This has been a lost century for America

Jun 23, 2011

Waterford, Ireland

Are you keeping up with our theme this week, dear reader?

We're having a hard time ourselves...

First the news, then we'll come back to.... The Lost Century.

Yesterday, the stock market retreated - 80 points on the Dow. Still no clear direction... so let's return to our story for the week.

So far, this 21st century has been a delightful flop. A washout.

At least, for Americans. At least, from an economic point of view.

Here's the evidence in a nutshell:

There are no more full time jobs in the US today than there were when the century began.

In terms of per capita wealth, Americans are now worse off than they were when the century began.

The value of US houses, for example, is about back where it was when the century began.

And household earnings, adjusted for inflation, are lower.

And America's industries, businesses, and enterprises too are worth not a penny more today than they were in 2000.

And now...the background.

First, we admit to a keen interest in this sort of thing. Here at the Daily Reckoning, we are connoisseurs of disaster. And no disaster is more delicious than one smothered in a sauce rich in irony.

So, you will recall that when the century began, most people thought it was the most promising period in history - especially in the history of the United States of America.

The Soviet Union had ceased to exist. China had joined the capitalists.

And George W. Bush told the graduating class of the Naval Academy in Annapolis that America was the world's only "only surviving model" for a successful system.

It was so successful, in fact, that Francis Fukuyama thought it signaled an "end of history." What more work had history to do? Perfection had already been attained. The US was dynamic and flexible. Its democratic political system could adapt to whatever changes and challenges it confronted. Its capitalistic economic system could push ahead on every front. And its scientists and innovators were discovering new things at a breathtaking rate. History could pack up and go home.

You remember Moore's Law? It told us that computing power would double every 18 months. And with computers came not just a new world...but a better world. Innovators could innovate faster. They had all the world's knowledge at our fingertips. There would be no more reason for error...darkness and sin would be banished from planet Earth. We would all be smarter, richer, healthier...for ever, and ever. Amen!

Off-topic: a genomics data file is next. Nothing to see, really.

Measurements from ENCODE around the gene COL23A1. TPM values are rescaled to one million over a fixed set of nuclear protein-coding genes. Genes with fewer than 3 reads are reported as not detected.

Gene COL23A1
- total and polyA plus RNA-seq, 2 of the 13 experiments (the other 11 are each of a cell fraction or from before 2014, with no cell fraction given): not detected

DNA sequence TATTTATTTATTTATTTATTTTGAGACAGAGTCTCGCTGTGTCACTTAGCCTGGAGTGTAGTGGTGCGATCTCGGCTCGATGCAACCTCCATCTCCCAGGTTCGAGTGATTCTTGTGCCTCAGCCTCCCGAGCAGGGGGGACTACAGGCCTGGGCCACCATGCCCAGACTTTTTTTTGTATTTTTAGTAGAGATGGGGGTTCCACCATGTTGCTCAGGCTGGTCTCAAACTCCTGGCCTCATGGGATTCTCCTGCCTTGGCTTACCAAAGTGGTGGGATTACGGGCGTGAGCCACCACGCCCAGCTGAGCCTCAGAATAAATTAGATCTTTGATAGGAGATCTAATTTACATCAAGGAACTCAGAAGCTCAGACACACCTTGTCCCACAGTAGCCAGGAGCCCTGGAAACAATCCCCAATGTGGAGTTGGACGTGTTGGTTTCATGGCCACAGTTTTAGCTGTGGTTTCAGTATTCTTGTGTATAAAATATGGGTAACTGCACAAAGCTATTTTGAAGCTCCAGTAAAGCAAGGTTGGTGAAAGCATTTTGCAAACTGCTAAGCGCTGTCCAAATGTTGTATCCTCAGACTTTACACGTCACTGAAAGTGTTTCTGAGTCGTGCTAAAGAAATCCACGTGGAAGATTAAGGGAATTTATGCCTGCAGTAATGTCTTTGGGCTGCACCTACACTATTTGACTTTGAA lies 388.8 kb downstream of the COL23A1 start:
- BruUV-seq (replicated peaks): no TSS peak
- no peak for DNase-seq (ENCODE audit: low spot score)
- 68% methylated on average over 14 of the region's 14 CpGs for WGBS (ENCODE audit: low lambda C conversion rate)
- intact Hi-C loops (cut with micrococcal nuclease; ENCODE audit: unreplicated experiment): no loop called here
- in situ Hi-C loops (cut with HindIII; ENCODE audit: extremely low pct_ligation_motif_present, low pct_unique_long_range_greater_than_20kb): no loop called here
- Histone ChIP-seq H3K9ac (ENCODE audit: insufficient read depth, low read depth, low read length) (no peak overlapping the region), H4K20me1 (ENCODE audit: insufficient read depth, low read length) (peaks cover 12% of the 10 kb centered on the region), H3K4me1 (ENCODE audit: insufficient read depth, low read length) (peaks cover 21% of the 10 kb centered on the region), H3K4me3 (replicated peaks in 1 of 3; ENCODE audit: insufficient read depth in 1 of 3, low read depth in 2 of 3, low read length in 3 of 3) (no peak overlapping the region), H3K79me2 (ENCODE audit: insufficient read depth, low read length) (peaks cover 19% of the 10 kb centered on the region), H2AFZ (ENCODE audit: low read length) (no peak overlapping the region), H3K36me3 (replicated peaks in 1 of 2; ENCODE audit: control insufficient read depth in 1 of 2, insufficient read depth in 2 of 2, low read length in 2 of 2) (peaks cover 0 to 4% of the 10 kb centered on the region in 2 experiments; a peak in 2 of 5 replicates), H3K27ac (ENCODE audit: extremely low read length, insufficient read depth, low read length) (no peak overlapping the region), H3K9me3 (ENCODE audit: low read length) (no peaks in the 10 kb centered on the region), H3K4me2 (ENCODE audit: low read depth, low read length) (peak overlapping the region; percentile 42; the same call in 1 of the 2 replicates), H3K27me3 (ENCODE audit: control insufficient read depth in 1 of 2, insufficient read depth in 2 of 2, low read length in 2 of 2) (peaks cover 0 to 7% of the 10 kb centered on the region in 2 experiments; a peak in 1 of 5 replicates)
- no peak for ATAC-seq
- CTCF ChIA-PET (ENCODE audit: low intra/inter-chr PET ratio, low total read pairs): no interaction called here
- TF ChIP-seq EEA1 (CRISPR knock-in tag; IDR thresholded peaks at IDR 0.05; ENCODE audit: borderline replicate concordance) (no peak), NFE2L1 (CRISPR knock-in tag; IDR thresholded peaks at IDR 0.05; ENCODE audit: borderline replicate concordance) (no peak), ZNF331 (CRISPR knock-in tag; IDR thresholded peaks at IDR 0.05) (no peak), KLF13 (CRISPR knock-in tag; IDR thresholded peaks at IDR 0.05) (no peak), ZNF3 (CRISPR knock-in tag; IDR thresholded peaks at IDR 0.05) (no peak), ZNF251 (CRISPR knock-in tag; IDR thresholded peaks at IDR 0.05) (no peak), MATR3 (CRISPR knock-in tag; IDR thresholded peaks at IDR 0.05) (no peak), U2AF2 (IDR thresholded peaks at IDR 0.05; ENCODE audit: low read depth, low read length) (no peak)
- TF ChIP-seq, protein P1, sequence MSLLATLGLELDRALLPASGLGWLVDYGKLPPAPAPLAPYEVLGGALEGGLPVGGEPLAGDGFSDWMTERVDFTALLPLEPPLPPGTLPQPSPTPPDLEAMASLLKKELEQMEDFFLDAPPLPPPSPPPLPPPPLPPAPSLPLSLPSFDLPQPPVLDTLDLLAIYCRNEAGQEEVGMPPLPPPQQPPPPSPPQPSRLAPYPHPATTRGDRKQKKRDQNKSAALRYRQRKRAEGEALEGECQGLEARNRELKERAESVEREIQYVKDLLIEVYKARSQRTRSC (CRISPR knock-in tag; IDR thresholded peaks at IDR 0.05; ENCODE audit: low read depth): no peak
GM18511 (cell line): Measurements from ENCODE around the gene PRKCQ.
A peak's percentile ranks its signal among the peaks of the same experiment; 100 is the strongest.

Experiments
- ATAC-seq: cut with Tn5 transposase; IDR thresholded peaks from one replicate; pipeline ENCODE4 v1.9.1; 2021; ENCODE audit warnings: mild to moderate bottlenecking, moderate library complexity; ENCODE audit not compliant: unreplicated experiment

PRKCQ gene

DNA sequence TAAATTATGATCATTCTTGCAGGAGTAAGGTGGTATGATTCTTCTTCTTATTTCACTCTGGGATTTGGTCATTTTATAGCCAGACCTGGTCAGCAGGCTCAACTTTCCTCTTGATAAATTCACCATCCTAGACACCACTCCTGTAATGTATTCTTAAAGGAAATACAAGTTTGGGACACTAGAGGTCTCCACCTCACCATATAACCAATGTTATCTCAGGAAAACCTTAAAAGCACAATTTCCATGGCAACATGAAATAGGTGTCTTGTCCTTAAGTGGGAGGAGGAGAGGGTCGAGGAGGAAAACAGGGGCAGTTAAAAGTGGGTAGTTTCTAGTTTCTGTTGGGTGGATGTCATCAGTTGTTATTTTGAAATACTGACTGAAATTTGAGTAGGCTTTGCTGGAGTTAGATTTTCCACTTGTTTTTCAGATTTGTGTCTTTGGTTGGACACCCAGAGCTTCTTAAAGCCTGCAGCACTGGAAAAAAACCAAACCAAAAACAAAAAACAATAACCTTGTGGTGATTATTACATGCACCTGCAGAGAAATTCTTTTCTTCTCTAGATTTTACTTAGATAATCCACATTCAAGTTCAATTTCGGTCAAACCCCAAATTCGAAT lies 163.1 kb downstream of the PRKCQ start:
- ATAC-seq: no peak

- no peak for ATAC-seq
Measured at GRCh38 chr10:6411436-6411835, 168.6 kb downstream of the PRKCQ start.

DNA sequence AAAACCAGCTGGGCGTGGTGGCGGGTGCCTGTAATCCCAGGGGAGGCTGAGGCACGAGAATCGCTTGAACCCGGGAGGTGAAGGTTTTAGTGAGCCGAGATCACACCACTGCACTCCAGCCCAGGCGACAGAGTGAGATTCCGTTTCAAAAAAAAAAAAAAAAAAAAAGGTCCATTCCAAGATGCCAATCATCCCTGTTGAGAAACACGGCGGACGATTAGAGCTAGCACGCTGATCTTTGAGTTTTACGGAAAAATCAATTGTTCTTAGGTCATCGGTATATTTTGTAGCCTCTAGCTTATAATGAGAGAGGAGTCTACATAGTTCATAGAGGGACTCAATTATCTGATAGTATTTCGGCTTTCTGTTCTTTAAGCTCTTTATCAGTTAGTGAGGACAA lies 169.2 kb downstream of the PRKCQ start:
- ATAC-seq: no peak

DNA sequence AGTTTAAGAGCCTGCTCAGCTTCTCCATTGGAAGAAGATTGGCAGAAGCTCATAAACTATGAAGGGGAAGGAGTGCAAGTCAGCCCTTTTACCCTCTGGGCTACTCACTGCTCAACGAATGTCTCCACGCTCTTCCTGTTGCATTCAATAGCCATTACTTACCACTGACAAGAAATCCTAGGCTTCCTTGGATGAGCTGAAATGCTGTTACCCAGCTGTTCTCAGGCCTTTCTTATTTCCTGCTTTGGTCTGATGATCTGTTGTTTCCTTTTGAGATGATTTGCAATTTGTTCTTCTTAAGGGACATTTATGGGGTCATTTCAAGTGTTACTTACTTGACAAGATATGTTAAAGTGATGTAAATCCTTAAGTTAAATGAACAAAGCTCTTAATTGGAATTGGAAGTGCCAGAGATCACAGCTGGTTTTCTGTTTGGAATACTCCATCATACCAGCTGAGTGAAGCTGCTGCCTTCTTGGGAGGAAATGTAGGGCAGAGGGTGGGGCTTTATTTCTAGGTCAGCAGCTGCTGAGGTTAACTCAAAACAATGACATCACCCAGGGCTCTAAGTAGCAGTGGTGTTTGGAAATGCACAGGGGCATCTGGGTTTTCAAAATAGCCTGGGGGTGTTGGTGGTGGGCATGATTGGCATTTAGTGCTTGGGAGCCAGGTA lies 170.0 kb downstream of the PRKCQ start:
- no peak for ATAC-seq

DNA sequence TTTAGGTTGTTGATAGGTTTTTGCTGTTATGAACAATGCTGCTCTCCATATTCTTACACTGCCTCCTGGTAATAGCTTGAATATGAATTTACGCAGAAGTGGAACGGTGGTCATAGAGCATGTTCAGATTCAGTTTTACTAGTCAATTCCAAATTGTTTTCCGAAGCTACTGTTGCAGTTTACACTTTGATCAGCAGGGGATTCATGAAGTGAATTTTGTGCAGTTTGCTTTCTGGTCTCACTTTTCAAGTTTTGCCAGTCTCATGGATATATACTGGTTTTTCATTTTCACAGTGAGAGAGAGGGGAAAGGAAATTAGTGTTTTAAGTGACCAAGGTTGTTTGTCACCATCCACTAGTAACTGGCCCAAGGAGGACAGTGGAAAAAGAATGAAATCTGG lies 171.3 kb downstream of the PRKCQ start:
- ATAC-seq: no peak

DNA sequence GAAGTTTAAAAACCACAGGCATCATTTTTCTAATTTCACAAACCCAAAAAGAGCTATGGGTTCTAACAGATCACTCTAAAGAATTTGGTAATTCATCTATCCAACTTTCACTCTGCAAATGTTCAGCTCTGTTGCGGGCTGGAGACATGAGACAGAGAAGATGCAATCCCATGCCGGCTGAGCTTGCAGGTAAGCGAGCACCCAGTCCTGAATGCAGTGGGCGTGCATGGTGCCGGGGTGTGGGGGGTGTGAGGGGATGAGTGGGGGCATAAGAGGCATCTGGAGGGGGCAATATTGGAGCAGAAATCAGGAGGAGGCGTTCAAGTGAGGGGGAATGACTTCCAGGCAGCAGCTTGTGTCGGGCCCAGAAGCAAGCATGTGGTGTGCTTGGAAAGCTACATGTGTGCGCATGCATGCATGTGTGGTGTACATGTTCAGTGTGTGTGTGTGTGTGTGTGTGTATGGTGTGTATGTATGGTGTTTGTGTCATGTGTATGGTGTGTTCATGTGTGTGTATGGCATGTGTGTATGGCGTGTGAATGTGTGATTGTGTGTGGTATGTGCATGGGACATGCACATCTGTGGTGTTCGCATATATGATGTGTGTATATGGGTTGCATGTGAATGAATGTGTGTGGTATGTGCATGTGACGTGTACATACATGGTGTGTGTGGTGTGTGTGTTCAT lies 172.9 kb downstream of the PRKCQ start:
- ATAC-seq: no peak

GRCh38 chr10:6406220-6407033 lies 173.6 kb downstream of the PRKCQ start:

What could go wrong? Well, so far, everything.

For starters, in 2001, a tiny group of fanatics brought down two NY skyscrapers and caused the Pentagon to panic -- a very self-serving panic, we should add; defense contractors have made billions in profits out of the Pentagon's hysteria. Since then, the US has spent $1 trillion fighting 'terrorism' - easily the worst military investment in world history. For every single 'terrorist' killed, the US spent billions, to say nothing of the soldiers and civilians who died.

Then, the digital revolution was a flop too. An enormous flop. Millions of people may be using the worldwide web...looking at photos of Congressional crotches, for example. And hundreds of people may have become billionaires by selling internet stocks to the masses. But how much has the internet contributed to the wealth of nations? Apparently, not a damned thing.

At least, as measured by the results. More...after the news:

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And more thoughts:

*** Nowhere was the internet revolution more focused than in the USA. Nowhere did people have higher hopes for it. And nowhere were the results more disappointing. The typical teenager now spends half his life...not just half his waking hours, but more than half a day on some sort of electronic device. Does it make him smarter? Richer? More civilized? More coherent? Not so we've been able to detect!

Not every technological advance results in an increase in standards of living. Take Twitter, for example. Or, nuclear weapons. Or dozens of other innovations and inventions.

The internet, like TV before it, is a great entertainment device. It is also very useful, improving productivity in a vast number of industries. But it has not speeded up GDP growth or improved living standards.

Great boosts in living standards have been driven by big increases in energy use. The discovery of fire, for example, surely increased standards of living for ancient man...and enabled him to broaden his territory enormously. Human populations increased.

The really big boom came in the 19th century when we learned how to use the earth's stored-up energy - in coal...and then in oil. GDP growth rates -- which had been negligible for thousands of years -- soared above 5%. Human population bulged too.

European countries - and their colonies - were on the case first. The use of stored energy allowed them to spurt ahead of their competitors in Asia. Over the course of the 19th and 20th centuries, Europeans came to dominate the world.

Now, the 'emerging markets' are catching up. They're using oil too - lots of it. And they re registering growth rates above 5%.

Meanwhile, growth rates in the developed world have real terms, as mentioned above, US growth in the 21st century seems to have fallen back to medieval levels. Why?

Who knows? We will guess that it is a combination of things. Most important, the US is in a period of debt consolidation. After 60 years of credit expansion, it is time to reduce debt. That alone could be responsible for the failure of growth and material progress.

But why was there so much debt? Because the economy failed to produce real growth. After 1973, wages, for example, adjusted for inflation, went nowhere. How could families continue to increase their standards of living? The Fed, the dollar-based monetary system , and the financial industry encouraged households to go into debt.